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Sasanian dynasty

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House of Sasan
Country Sasanian Empire
FounderArdashir I
Final rulerYazdegerd III
Cadet branchesDabuyid dynasty
Mikalid dynasty
Banu Munajjim
Bavand Dynasty

The Sasanian dynasty (also known as the Sassanids or the House of Sasan) was the house that founded the Sasanian Empire of Iran, ruling this empire from 224 to 651 AD. It began with Ardashir I, who named the dynasty in honour of his predecessor, Sasan.

The Shahanshah was the sole regent, head of state and head of government of the empire. At times, power shifted de facto to other officials, namely the spahbed. Upon the empire's conquest by the Islamic caliphate in 651, members of the imperial family fled in exile to China following the death of Yazdegerd III, where they would become accepted as members of the imperial court by Emperor Gaozong of Tang. Although there would be numerous attempts to invade Islamic Persia with Chinese support,[1][2] this branch of Sasanids would remain in China indefinitely. Narsieh, grandson of Yazdegerd and last recorded Sasanid in China, would adopt the surname Li (李) in honor of the Chinese imperial family.

The Sasanian monarchs claimed descent from the Kayanids,[3] a legendary Persian dynasty mentioned in the Avesta, the sacred texts of Zoroastrianism, which is commonly thought to be based upon the late Achaemenid dynasty. As such, Dara II, the Kayanid king Sasan supposedly traced his lineage to, was most likely based upon Darius III, whose empire was conquered by Alexander the Great just like Dara's.[3] Another differing account exists in Kar-Namag i Ardashir i Pabagan, in which Ardashir is presented as the son of Sasan, a descendant of Darius III, and a daughter of Pabag, a feudal ruler in Persis, whose name is not mentioned.[4] However, these conflicting accounts led some historians, like Touraj Daryaee, to believe that Ardashir simply claimed descent from anyone who was most convenient for him. Relating Ardashir to the legendary Kayanians with the nickname Kay, besides connecting himself to Sasan, a guardian deity, and also to Dara, which is possibly a combination of Darius I and Darius III the Achaemenid, hints at a possible attempt to claim lineage from the Achaemenids.[5] Additionally, the name "Sasan" was thought to be composed of the epigraphic form "Ssn" on wares and other documents, implying that Sasan was based on a Zoroastrian deity, though he is not mentioned in the Avesta or any other Iranian texts. Martin Schwartz has recently shown that the deity shown on the pottery wares is not related to Sasan, but shows Ssn, an old Semitic goddess that was worshiped in Ugarit in the second millennium BC. The word "Sasa" is written on coins found in Taxila; it is probably related to "Sasan", since the symbols on the coins are similar to the coins of Shapur I, son of Ardashir. With all this in mind, it can be assumed that Ardashir claimed his lineage to be divine and the Sasanians may have raised Sasan's rank to that of a god's.[6][7]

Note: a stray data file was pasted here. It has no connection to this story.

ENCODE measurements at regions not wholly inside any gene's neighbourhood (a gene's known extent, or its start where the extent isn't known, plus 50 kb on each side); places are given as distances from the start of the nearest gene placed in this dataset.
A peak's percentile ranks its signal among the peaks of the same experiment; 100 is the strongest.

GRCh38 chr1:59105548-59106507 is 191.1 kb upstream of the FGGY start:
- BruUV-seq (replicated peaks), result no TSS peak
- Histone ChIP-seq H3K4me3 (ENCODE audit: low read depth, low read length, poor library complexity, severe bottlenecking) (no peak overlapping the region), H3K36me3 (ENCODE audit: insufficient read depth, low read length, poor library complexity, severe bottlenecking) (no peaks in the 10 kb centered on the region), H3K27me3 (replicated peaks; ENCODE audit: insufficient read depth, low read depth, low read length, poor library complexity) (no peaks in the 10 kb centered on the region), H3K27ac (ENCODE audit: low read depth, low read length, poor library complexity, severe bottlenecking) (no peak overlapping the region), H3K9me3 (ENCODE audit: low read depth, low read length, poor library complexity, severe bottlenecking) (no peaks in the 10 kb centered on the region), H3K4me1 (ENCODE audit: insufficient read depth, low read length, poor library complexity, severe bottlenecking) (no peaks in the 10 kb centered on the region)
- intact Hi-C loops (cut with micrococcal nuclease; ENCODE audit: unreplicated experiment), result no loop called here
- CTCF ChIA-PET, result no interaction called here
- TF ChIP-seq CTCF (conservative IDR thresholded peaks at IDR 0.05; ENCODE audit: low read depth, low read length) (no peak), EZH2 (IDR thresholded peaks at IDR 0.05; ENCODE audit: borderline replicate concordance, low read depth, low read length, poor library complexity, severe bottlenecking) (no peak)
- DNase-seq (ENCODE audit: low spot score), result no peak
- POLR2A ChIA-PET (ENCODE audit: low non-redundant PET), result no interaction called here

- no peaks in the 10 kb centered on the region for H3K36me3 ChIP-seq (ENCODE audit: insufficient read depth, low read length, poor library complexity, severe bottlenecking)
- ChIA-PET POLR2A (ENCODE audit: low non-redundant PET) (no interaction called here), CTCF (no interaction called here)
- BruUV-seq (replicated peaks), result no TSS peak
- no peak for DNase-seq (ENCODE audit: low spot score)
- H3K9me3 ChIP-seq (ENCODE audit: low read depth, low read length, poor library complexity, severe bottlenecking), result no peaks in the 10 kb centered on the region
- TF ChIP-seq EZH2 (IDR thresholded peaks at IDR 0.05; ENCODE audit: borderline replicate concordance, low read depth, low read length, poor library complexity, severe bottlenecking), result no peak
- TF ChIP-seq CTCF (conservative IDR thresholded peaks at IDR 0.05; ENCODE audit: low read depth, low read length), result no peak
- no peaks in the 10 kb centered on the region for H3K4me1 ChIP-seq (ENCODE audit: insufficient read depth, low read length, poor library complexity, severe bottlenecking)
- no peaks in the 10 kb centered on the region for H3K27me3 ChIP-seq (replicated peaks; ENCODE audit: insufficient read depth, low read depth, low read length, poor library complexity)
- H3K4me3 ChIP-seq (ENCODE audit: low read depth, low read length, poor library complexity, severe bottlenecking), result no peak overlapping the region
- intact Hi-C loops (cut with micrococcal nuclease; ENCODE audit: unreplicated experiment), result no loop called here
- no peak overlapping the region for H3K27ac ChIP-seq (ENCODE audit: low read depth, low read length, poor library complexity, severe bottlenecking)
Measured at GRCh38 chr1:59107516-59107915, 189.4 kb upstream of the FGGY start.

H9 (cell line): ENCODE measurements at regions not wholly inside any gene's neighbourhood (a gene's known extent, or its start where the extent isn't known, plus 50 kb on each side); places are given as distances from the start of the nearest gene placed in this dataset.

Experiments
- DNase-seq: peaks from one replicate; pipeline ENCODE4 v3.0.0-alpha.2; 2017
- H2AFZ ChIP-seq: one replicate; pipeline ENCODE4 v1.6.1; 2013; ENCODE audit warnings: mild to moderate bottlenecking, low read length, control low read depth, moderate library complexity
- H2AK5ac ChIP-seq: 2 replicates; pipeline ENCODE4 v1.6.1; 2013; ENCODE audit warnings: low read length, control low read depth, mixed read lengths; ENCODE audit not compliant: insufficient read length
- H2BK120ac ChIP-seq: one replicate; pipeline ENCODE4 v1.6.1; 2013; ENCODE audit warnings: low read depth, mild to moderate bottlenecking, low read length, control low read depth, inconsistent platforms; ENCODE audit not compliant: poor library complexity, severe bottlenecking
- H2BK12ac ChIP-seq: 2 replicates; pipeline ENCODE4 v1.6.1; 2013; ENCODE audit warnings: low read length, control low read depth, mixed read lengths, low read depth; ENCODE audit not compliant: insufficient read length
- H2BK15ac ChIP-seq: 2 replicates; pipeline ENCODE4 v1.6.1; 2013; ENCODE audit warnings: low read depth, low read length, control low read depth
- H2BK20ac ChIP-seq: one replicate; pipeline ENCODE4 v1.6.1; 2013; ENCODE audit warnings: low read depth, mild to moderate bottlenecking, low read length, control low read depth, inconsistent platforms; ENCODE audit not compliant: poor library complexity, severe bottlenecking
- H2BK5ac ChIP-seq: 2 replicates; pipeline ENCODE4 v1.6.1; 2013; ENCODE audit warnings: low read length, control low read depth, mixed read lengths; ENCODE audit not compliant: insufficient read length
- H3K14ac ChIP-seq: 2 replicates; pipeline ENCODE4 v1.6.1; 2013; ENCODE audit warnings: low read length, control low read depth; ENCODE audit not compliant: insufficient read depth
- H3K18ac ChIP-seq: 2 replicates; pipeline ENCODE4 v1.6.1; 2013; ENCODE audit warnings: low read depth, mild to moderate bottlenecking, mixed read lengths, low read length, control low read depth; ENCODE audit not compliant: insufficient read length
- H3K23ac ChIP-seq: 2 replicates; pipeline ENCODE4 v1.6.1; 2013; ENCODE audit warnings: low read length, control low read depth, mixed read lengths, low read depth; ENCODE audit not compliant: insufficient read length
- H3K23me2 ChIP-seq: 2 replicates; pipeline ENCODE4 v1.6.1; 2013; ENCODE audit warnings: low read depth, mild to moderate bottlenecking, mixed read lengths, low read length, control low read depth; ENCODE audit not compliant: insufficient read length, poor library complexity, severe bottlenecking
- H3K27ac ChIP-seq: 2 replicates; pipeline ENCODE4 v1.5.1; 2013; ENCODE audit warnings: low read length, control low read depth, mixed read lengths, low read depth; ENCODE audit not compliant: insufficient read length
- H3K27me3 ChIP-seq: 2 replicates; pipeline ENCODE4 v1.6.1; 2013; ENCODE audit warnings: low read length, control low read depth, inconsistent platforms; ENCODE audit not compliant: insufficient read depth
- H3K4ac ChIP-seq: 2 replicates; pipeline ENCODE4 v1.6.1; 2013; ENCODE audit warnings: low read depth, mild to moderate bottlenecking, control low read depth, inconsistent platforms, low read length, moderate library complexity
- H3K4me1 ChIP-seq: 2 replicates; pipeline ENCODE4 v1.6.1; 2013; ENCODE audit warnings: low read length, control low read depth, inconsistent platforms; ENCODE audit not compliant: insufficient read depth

See also[edit]


  1. ^ Zhou, Xiuqin (University of Pennsylvania) (2009). "Zhaoling: The Mausoleum of Emperor Tang Taizong" (PDF). Sino-Platonic Papers (187): 155–156.
  2. ^ Zanous & Sangari 2018, p. 501.
  3. ^ a b Olbrycht 2016, p. 26.
  4. ^ Wiesehöfer. Ardašīr I i. History.
  5. ^ Daryaee. Sasanian Empire Untold.
  6. ^ Daryaee. Sasanian Kingdom.
  7. ^ Daryaee (November 17, 2012). "Ardaxšīr. and the Sasanian's Rise to Power". Studia Classica et Orientalia.